There’s a good chance Buddy Ryan never met Pat Summitt. He was an NFL football coach who bounced around the map, most notably as an assistant. She spent all 38 years of her coaching career at the University of Tennessee, where she put women’s basketball on the map.
But because they died Tuesday morning, within a few hours and 220 miles of each other, Ryan and Summitt will be linked in perpetuity. Surely this was a coincidence and not part of some mystical blueprint, and yet it’s reasonable to wonder: Was it mere coincidence that Thomas Jefferson and John Adams, former presidents and fellow Founding Fathers, died on the same July 4 day in 1826?
Ryan and Summitt, it turns out, were remarkably similar. Both were raised in the rural South, children of demanding fathers who sometimes crossed the blurred line between discipline and cruelty. (Summitt recalled the morning she was dropped off in a field occupied by a tractor. A note was taped to the tractor seat. It read, “When I come back, this work better be done.” She was 12.)
They were taught that self-pity is the most intolerable of weaknesses, that quitting isn’t an option, and that empathy is something better suited for the tail-wagging family dog than a parent with a laundry list. The demands put on Ryan and Summitt as youngsters produced hard-boiled coaches whose push-it-to-the-limit methods have gone out of style.
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Summitt was famous for a glare so withering it could make words superfluous. Ryan, a combat veteran of the Korean War, was proud of his ability to maximize the efficiency of his words.
“Learning how to tear down players with one sentence, that’s what coaching is all about,” he once explained. “Embarrass ’em. Beat ’em down. Then bring ’em back.”
Ryan was not particularly nuanced about tearing down his players. He could do it eye-to-eye, and he could do it when they were 10 miles down the road. As a first-year head coach of the Eagles, in 1986, he offered this assessment of running back Earnest Jackson, who’d rushed for 1,098 yards in 1985.
“I’d trade him in a minute for a six pack, and it wouldn’t even have to be cold.”
A few days later, Jackson was waived.
Years before the advent of social media, Summitt knew all about the off-court whereabouts of her team during the season. Small surprise she learned about some Lady Vols attending a party that lingered well into the wee hours of the morning.
Payback was provided the following day, where trash cans were set up on the baselines. The team was required to run wind sprints that didn’t conclude until every player found it necessary to bend over one of the trash cans.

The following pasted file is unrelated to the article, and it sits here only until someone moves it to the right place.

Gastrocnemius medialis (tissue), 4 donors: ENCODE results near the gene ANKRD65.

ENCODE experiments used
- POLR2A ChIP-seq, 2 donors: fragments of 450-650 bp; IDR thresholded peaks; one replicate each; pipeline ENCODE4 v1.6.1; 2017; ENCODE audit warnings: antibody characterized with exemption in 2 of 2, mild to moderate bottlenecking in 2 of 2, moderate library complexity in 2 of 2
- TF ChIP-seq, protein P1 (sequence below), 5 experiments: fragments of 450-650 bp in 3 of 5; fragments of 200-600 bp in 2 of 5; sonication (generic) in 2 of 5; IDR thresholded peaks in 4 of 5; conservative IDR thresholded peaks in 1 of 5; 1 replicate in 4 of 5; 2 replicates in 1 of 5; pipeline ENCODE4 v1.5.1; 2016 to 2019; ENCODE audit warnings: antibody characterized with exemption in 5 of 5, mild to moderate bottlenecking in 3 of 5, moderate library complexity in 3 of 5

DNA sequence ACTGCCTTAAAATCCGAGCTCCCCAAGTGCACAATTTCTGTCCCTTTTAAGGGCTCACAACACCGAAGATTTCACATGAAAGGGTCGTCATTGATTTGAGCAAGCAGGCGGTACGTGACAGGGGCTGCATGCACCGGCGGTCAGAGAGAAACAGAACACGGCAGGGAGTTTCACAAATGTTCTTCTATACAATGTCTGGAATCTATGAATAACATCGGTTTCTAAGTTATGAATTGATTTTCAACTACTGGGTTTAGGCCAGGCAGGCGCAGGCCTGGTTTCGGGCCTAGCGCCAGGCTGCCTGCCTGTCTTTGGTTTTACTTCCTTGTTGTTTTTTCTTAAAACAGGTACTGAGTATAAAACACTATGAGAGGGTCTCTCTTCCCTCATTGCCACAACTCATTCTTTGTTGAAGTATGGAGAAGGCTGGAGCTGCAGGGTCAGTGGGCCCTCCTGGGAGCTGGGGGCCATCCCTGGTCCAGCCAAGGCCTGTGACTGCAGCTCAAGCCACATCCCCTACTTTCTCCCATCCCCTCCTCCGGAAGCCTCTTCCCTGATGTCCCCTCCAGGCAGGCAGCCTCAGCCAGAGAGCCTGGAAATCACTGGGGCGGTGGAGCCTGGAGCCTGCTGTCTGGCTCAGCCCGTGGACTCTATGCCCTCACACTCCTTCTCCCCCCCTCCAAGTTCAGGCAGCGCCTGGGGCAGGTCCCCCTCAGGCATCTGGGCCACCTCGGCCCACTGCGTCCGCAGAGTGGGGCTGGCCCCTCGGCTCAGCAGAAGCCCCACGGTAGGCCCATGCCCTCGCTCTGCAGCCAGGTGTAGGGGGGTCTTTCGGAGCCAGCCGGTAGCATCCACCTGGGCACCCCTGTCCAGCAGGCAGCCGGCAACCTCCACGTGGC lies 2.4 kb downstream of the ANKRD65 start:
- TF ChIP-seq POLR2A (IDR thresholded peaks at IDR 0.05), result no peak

On another occasion, the team’s student manager was 30 minutes late for morning practice. The poor kid had been dealing with stomach issues of a different source.
“You don’t ever be late!” Summitt screamed. “Next time you just bring that toilet with you!”
You’d think such an unrelenting task master would inspire a mutiny. Instead, she inspired a loyalty best quantified by the 100 percent graduation rate of Summitt-coached athletes who completed their NCAA eligibility at Tennessee.
Despite Ryan’s drill-sergeant persona, his players revered him, too. At least that was the case during the eight years he worked in Chicago, where the defensive coordinator essentially served as a co-head coach of the Bears. Mike Ditka held the actual job title and savored his role as public face of the franchise, but Ditka’s whistle held no sway with a defense that took all of its cues from Ryan, architect of the eight-man front with a chippy motto: “Let’s get introduced to the other team’s backup quarterback today.”
Chicago’s “46” defense was named not after a scheme but a Bears safety who wore jersey No. 46. Doug Plank embodied everything Ryan craved in an athlete. He was fearless and ruthless and rugged and intelligent. Most of all — between the snap of the ball and the whistle at the end of the play — he was crazy, a trait that tends to lead to an occasional exchange of punches.
“Buddy told us if one of us got into a fight, don’t hold our guy back,” Plank has recalled. “Hold their guy back, so our guy could hit him.”
The defining moment of Ryan’s career was after the Bears beat the Patriots, 46-10, in Super Bowl XX. The defensive players hoisted him on their shoulders, alongside the offensive players who did the same with Ditka.
Summitt, whose 1,098 victories are the most of any college basketball coach, enjoyed more traditional honors. In 2012, the winner of eight national championships was awarded the Presidential Medal of Freedom, joining Bill Russell, Dean Smith and John Wooden as the only Freedom medalists whose accomplishments were exclusively related to basketball.
“I remember every player — every single one — who wore the Tennessee orange, a shade our rivals hate, a bold and aggressive color that you can usually find on a roadside crew or in a correctional institution,” Summitt wrote in her 2013 autobiography. “But to us the color is a flag of pride, because it identifies us as Lady Vols and, therefore, as women of an unmistakable type: Fighters.
“I remember how many of them fought for a better life for themselves. I just met them halfway.”
Pat Summitt and Buddy Ryan shared so much in common, it’s sad to consider they probably didn’t get to know each other before their deaths on Tuesday morning.
Then again, there’s always the possibility they were sharing some stories on Tuesday afternoon, standing in line for admittance to the ultimate luxury suite.